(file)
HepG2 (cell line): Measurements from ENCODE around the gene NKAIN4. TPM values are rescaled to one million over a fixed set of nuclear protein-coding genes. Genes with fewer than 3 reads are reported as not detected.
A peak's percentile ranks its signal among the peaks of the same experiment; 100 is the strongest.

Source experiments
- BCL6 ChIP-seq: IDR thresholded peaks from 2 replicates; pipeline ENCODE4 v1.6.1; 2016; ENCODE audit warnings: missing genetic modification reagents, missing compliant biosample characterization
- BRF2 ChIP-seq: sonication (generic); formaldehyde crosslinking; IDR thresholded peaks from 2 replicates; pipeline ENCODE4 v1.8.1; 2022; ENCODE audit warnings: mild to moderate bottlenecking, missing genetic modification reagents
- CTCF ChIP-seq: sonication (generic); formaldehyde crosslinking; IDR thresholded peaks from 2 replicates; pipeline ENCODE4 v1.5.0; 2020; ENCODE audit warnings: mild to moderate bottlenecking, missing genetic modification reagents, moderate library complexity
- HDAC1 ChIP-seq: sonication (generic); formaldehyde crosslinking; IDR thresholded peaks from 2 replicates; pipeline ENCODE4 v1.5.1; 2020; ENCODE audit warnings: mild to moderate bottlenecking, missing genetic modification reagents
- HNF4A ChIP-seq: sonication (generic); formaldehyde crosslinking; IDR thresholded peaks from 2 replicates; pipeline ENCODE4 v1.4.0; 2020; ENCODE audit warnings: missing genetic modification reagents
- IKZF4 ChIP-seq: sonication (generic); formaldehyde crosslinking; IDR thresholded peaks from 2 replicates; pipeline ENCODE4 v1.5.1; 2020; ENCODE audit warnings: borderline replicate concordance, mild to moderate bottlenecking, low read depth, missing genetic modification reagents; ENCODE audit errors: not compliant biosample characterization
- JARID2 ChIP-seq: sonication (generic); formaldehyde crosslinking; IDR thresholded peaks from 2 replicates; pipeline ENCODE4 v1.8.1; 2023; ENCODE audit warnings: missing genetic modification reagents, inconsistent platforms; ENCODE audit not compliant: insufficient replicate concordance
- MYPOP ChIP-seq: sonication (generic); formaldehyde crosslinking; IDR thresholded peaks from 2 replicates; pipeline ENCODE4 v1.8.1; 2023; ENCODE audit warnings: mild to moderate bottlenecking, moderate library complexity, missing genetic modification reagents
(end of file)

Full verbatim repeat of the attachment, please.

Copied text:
HepG2 (cell line): Measurements from ENCODE around the gene NKAIN4. TPM values are rescaled to one million over a fixed set of nuclear protein-coding genes. Genes with fewer than 3 reads are reported as not detected.
A peak's percentile ranks its signal among the peaks of the same experiment; 100 is the strongest.

Source experiments
- BCL6 ChIP-seq: IDR thresholded peaks from 2 replicates; pipeline ENCODE4 v1.6.1; 2016; ENCODE audit warnings: missing genetic modification reagents, missing compliant biosample characterization
- BRF2 ChIP-seq: sonication (generic); formaldehyde crosslinking; IDR thresholded peaks from 2 replicates; pipeline ENCODE4 v1.8.1; 2022; ENCODE audit warnings: mild to moderate bottlenecking, missing genetic modification reagents
- CTCF ChIP-seq: sonication (generic); formaldehyde crosslinking; IDR thresholded peaks from 2 replicates; pipeline ENCODE4 v1.5.0; 2020; ENCODE audit warnings: mild to moderate bottlenecking, missing genetic modification reagents, moderate library complexity
- HDAC1 ChIP-seq: sonication (generic); formaldehyde crosslinking; IDR thresholded peaks from 2 replicates; pipeline ENCODE4 v1.5.1; 2020; ENCODE audit warnings: mild to moderate bottlenecking, missing genetic modification reagents
- HNF4A ChIP-seq: sonication (generic); formaldehyde crosslinking; IDR thresholded peaks from 2 replicates; pipeline ENCODE4 v1.4.0; 2020; ENCODE audit warnings: missing genetic modification reagents
- IKZF4 ChIP-seq: sonication (generic); formaldehyde crosslinking; IDR thresholded peaks from 2 replicates; pipeline ENCODE4 v1.5.1; 2020; ENCODE audit warnings: borderline replicate concordance, mild to moderate bottlenecking, low read depth, missing genetic modification reagents; ENCODE audit errors: not compliant biosample characterization
- JARID2 ChIP-seq: sonication (generic); formaldehyde crosslinking; IDR thresholded peaks from 2 replicates; pipeline ENCODE4 v1.8.1; 2023; ENCODE audit warnings: missing genetic modification reagents, inconsistent platforms; ENCODE audit not compliant: insufficient replicate concordance
- MYPOP ChIP-seq: sonication (generic); formaldehyde crosslinking; IDR thresholded peaks from 2 replicates; pipeline ENCODE4 v1.8.1; 2023; ENCODE audit warnings: mild to moderate bottlenecking, moderate library complexity, missing genetic modification reagents